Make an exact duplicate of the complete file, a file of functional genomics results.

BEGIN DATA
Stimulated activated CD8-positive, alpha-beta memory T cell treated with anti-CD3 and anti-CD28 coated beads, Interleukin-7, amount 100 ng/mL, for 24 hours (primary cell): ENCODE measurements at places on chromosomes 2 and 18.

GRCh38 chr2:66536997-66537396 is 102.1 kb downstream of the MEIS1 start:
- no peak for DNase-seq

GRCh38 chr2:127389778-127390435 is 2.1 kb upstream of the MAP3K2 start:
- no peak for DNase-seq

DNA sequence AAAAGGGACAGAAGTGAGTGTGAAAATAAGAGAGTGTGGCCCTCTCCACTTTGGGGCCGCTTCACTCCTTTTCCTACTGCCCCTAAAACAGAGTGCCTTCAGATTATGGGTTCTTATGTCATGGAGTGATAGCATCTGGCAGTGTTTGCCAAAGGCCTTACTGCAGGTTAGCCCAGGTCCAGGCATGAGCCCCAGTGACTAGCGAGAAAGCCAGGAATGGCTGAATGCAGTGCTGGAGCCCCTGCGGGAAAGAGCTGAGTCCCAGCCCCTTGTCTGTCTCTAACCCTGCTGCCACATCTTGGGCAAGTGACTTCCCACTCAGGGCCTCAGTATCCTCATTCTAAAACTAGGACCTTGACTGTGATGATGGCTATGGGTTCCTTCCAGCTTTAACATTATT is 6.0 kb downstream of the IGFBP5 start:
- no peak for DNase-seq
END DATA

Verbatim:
Stimulated activated CD8-positive, alpha-beta memory T cell treated with anti-CD3 and anti-CD28 coated beads, Interleukin-7, amount 100 ng/mL, for 24 hours (primary cell): ENCODE measurements at places on chromosomes 2 and 18.

GRCh38 chr2:66536997-66537396 is 102.1 kb downstream of the MEIS1 start:
- no peak for DNase-seq

GRCh38 chr2:127389778-127390435 is 2.1 kb upstream of the MAP3K2 start:
- no peak for DNase-seq

DNA sequence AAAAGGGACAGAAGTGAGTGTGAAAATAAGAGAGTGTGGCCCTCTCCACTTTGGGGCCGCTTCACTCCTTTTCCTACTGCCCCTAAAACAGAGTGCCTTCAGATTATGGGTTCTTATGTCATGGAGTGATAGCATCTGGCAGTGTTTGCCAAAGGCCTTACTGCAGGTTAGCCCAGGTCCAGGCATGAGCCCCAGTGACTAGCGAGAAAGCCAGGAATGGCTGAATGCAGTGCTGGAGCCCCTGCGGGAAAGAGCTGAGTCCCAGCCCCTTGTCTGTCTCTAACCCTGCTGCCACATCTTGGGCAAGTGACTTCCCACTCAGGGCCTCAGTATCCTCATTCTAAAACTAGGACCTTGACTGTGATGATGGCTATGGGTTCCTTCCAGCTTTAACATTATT is 6.0 kb downstream of the IGFBP5 start:
- no peak for DNase-seq